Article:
Newspaper article St Louis Post-Dispatch (MO)

Soapy, Yes; Literature, Absolutely Not

Newspaper article St Louis Post-Dispatch (MO)

Soapy, Yes; Literature, Absolutely Not

Article excerpt

"THE SCARLET LETTER" Rating: R, sex, violence. Running time: 2:15.

MANY QUESTIONS are raised by this stupefyingly bad movie, among them this one: If the filmmakers were determined to make a hysterical, simple-minded melodrama, why didn't they just buy a bad bodice-ripping historical romance instead of defiling one of the two or three greatest American novels?

In a just world, the people who made this mess would be facing criminal charges. However, if there is any doubt about where Nathaniel Hawthorne is buried, it can be resolved by finding the Boston-area grave that is spewing dirt because of the body revolving beneath it.

I knew we were in trouble when director Roland Joffe was quoted as calling Hawthorne's book a "badly thought-out polemic against adultery." The book is about many things, including a woman's heroism, a man's hypocrisy and the destructive effects of repressed guilt, but only an idiot - or a man who had not read it - could call it a polemic against adultery.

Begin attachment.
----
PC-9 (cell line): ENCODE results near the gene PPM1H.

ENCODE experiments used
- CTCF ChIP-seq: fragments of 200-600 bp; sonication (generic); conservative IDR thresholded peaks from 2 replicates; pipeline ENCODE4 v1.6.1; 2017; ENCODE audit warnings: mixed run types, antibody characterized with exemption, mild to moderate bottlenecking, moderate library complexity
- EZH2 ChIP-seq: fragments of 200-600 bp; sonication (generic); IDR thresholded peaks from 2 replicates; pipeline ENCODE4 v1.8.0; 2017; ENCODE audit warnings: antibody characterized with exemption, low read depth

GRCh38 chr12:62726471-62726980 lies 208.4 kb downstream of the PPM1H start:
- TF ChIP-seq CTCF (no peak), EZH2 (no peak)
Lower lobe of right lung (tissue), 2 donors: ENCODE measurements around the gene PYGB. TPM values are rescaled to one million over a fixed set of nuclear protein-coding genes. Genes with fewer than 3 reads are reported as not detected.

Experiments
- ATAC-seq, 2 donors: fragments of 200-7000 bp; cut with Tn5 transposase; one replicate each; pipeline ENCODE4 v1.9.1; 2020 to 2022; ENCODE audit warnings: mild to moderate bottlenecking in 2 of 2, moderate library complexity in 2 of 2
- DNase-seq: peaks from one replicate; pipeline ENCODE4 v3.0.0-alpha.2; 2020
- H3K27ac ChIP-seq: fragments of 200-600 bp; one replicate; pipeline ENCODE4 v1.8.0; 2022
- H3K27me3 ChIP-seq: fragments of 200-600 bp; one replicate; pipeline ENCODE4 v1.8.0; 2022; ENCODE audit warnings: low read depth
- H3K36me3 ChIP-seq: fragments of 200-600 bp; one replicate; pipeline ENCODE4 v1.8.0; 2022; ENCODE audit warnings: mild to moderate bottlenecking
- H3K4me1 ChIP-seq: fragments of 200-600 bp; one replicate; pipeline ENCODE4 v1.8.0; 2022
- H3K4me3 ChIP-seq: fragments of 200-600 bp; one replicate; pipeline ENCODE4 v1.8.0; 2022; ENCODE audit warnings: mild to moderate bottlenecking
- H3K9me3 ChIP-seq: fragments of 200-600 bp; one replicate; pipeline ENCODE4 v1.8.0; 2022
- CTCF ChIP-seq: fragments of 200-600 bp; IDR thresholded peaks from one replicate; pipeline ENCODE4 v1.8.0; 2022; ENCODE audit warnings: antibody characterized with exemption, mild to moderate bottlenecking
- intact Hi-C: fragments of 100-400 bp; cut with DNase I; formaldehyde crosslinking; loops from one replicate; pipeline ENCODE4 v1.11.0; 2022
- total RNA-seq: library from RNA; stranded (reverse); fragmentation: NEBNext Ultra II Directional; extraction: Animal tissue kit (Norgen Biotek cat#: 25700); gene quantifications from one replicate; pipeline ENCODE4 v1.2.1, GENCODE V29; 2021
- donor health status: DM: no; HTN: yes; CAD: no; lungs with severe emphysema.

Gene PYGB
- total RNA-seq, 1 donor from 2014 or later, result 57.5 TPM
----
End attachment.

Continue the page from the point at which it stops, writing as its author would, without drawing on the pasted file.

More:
The first half of this absymal slime-pit of a movie is a "prequel," set before the book begins. We learn that Puritans are puritanical, and see our saucy 17th-century heroine Hester Prynne (Demi Moore, in way over her little head) fall in love with the Rev. Arthur Dimmesdale (Gary Oldman, sleepwalking) after seeing him swimming nude.

Falsely believing that Hester's husband is dead, she and the Rev. writhe on a bed of grain (must have been awful for their allergies). She gets pregnant, is locked up for adultery and delivers her baby - at some bloody length - in jail. Dimmesdale begs and begs and begs Hester to let him tell the world who the daddy is, but she refuses, presumably because confession would ruin his career.

Letting Dimmesdale off the hook is just one of many ways Joffe subverts the complex mystery of this story, which has justly become a central and defining myth of American culture. …

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